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News Cubesats: Tiny Spacecraft, Huge Payoffs

Discussion in 'Article Discussion' started by GreatOldOne, 8 Sep 2004.

  1. GreatOldOne

    GreatOldOne Wannabe Martian

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    Rolling your own satellite, from off the shelf components and then lobbing it into space for less than $100,000? Sounds far fetched, but it isn't. Plenty of universities and other organisations around the world are doing just that, according to this Space.com article:

    LOGAN, UTAH -- Experts say the big news in spacecraft building involves ultra-small CubeSats.

    These petite but powerful satellites are spearheading a hands-on revolution around the world. And what fist-sized CubeSats bring to space could mimic innovations sparked by the personal computer here on Earth.

    To look at them, you don’t see much …and that’s a good thing. No massive, expensive spacecraft that has been years in the making and loaded to its sprawling solar panels with super-electronics and other posh payload parts.

    A standard CubeSat is a motherboard of invention: About a 4-inch (10-centimeter) block of equipment that tips the scale at roughly 2 pounds (1 kilogram). A handful are already in space and with other launches planned for later this year.

    Peep inside a CubeSat and you’ll spot off-the-shelf circuitry in the familiar form of microprocessors and modem ports, and other microchip devices typically used in cell phones, digital cameras and hand-held Global Positioning System (GPS) satellite navigation units.

    CubeSats will make be easier and more cost effective to deploy into orbit.


    More here

    Sounds as if anyone with a bit of common sense and hands on computer building experience could put one of these together. Hmmmm....

    And now, live via bit-sat 1, it's the nightly news with GOO ;)
     
  2. Bogomip

    Bogomip ... Yo Momma

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    yeah, ig to on a course in Surrey which gives you access to a sattelite center (on campus at surrey) where you can watch/help build sattelites like this. They get sent up well cheap because they use old russian rockets. Loads of mini-satelites go into one and so its really cheap to send it into space!
     
  3. Ubermich

    Ubermich He did it!

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    But how do you get them onto their proper course if there are so many on one rocket?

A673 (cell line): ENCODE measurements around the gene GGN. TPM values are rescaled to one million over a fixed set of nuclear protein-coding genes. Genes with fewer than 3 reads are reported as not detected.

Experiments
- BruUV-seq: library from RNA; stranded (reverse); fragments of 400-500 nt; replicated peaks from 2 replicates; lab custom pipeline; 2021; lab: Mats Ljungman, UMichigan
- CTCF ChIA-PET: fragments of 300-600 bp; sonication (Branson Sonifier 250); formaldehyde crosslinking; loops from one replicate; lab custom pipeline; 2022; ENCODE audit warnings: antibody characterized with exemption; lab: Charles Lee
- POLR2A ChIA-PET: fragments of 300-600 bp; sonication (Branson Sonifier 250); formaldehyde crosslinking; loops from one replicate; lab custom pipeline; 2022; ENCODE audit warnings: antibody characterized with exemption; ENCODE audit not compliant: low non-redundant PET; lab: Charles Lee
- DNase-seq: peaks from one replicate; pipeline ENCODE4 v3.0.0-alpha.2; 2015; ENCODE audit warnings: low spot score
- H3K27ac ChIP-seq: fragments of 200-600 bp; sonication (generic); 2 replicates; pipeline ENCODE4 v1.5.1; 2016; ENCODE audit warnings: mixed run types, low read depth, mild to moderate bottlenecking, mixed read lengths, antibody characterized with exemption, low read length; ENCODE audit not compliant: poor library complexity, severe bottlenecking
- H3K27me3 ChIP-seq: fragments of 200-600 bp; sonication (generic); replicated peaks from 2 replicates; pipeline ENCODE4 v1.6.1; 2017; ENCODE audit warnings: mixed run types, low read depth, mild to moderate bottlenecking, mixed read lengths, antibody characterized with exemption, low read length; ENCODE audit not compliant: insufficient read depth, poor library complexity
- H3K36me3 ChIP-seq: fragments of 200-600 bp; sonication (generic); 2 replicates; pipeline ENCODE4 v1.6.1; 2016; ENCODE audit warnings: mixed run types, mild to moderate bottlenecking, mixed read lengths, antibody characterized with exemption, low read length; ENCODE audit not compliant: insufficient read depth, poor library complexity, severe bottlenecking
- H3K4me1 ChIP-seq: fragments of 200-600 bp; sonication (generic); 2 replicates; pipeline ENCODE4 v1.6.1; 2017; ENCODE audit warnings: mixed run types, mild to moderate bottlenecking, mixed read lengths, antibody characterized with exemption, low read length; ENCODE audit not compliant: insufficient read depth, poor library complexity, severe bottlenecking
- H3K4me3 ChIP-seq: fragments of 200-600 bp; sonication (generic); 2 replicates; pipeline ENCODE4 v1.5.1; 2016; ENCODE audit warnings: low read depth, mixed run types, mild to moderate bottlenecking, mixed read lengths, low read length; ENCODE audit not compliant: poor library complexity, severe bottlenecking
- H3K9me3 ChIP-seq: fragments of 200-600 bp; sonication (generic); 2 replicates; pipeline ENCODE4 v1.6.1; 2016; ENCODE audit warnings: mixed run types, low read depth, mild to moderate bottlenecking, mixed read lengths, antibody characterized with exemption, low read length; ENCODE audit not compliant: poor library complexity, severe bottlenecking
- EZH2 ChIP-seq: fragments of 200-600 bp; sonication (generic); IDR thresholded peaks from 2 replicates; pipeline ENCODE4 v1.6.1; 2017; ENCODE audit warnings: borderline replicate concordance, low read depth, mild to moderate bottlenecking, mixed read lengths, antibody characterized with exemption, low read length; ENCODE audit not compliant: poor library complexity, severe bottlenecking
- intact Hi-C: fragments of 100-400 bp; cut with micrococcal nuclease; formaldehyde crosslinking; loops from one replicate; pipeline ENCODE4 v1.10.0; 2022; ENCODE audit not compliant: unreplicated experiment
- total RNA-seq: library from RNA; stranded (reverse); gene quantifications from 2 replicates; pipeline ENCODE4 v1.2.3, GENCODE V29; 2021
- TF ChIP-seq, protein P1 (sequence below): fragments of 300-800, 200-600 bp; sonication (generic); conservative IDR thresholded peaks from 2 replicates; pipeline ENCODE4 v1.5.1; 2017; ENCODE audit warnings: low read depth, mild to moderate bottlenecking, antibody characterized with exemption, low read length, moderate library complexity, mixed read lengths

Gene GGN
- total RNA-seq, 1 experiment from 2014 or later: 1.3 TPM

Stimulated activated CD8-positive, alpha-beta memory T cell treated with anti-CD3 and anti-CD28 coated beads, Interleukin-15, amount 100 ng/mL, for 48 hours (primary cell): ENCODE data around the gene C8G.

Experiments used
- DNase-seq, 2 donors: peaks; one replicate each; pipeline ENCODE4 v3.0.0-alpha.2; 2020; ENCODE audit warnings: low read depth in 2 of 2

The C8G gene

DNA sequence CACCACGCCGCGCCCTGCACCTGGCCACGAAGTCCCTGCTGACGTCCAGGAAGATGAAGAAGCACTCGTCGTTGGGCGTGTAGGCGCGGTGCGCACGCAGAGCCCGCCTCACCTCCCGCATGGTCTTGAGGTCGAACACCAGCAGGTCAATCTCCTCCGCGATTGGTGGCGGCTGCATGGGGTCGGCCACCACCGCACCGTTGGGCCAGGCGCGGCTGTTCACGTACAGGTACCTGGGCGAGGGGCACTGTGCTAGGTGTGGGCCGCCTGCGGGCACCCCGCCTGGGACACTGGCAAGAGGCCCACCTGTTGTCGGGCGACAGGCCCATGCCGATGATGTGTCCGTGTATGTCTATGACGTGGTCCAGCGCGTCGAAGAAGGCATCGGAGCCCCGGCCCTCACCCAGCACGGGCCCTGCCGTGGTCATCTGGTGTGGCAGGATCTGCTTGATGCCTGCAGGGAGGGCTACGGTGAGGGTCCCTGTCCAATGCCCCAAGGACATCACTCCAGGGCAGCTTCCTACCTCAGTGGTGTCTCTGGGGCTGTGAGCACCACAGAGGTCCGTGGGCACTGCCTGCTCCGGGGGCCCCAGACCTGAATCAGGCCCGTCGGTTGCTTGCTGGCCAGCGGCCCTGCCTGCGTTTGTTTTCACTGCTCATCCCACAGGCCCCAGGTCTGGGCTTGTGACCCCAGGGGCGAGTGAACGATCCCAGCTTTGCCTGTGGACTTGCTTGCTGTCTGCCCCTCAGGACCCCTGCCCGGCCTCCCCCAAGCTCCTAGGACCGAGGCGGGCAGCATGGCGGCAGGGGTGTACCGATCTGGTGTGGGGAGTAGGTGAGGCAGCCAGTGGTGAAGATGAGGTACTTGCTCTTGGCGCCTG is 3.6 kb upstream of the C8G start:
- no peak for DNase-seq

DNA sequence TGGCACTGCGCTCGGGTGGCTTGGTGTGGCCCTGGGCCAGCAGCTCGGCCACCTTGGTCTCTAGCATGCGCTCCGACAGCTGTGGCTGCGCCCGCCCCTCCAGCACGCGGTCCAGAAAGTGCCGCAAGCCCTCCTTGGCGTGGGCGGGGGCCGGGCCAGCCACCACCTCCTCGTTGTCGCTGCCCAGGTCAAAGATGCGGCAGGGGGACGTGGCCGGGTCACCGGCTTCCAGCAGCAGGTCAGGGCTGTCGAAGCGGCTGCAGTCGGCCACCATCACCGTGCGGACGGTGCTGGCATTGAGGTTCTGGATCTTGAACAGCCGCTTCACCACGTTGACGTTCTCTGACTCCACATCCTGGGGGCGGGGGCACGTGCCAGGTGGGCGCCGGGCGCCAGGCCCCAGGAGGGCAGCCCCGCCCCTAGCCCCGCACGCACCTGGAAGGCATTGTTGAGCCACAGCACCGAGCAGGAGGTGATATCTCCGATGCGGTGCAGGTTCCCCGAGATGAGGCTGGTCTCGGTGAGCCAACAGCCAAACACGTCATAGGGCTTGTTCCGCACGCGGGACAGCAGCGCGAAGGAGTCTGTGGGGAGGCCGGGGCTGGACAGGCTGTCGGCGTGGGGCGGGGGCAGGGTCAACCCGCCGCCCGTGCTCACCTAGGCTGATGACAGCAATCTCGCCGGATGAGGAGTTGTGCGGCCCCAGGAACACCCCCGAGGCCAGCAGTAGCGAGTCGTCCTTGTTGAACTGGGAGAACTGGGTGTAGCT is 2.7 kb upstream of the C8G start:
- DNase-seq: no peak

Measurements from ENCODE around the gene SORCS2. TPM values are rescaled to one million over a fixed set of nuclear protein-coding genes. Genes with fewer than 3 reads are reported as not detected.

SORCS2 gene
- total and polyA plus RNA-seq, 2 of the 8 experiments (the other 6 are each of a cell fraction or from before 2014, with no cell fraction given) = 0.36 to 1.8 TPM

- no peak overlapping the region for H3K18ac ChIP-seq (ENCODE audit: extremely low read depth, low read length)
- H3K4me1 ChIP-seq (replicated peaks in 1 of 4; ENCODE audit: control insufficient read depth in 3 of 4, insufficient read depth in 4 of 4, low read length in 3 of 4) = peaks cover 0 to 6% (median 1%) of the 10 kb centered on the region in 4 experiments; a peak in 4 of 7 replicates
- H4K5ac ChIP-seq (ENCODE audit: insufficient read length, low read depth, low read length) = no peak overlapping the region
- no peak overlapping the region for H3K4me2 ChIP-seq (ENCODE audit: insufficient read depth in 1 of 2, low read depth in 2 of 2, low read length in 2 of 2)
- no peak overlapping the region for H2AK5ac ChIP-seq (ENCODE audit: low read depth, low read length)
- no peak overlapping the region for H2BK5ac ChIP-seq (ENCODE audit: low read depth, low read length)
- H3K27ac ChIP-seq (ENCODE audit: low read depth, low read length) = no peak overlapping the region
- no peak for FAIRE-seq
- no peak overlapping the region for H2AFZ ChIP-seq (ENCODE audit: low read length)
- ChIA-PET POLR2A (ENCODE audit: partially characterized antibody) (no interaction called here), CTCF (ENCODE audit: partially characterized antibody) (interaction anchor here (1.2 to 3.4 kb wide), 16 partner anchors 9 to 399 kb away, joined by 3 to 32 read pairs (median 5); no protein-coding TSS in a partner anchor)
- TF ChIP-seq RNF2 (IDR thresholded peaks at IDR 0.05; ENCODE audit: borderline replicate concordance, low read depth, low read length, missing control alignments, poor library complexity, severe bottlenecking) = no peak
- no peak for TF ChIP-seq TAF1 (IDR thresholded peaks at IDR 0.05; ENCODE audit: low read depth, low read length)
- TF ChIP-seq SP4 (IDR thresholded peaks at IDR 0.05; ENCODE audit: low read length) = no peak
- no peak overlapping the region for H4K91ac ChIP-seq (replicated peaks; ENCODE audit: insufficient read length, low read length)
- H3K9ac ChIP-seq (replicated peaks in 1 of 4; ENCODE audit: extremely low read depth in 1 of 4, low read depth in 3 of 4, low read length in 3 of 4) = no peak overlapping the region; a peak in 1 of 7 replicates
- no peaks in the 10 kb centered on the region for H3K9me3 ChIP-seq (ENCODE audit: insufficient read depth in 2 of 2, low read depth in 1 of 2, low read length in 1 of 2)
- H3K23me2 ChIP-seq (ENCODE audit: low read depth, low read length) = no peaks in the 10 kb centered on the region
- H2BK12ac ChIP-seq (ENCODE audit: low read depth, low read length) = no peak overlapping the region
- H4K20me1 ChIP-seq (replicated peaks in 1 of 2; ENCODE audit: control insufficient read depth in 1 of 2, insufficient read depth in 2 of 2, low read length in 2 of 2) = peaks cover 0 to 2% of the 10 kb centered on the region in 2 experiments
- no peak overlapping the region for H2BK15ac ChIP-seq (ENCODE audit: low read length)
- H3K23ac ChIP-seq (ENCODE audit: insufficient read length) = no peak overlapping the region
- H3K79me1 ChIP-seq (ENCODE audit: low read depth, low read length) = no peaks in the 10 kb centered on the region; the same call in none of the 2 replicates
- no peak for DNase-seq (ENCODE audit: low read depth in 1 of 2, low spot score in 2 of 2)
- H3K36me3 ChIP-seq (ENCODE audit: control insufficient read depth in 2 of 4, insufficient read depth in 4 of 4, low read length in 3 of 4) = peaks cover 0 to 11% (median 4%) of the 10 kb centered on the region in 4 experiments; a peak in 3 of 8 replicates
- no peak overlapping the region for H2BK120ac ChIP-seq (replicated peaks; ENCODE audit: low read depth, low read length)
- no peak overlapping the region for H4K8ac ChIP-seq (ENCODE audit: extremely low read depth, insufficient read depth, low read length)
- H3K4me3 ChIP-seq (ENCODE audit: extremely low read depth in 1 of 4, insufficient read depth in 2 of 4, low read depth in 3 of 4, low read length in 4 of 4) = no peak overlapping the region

I love the quote though "But it's so cool, you've got to do it." RIGHT ON! :D
     
  4. Rooney

    Rooney New Member

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    Perhaps with a loand from a bank you could set up a reconossance/spy sattelite service. :rock:
     
  5. Xen0phobiak

    Xen0phobiak SMEGHEADS!

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    I think we'd need quite a few for world coverage ;)
     
  6. DeX

    DeX Mube Codder

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    Yeah, as well as the problem of depolying them without them all bumping into each other, what about their power source? It didn't mention in the article where they'd get power from. I would have thought that a 10cm{param} solar panel wouldn't even be enough to power a 1Ghz PIII. Also, what about orbit corrections? Isn't it true that all the objects orbiting us at the moment get constantly shuffled around because of the moon, the sun and other objects? Do they just forget about it if one of them starts tumbling towards earth?
     
  7. GreatOldOne

    GreatOldOne Wannabe Martian

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    I think the idea is that as they're so cheap, compared with other spacecraft, they're essentially disposable.

    As for deploying them from the booster, they seem to be held in some sort of canister - I assume that there'd be some sort of delay after each deployment, so that the sats don't bump into one another.
     
  8. dom_

    dom_ --->

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    yeah while i was doing aeronautical engineering at surrey uni, i went to the space centre their a few times :rock:

    im sure their is something on www.surrey.ac.uk from memory they have the most in orbit of any university
     
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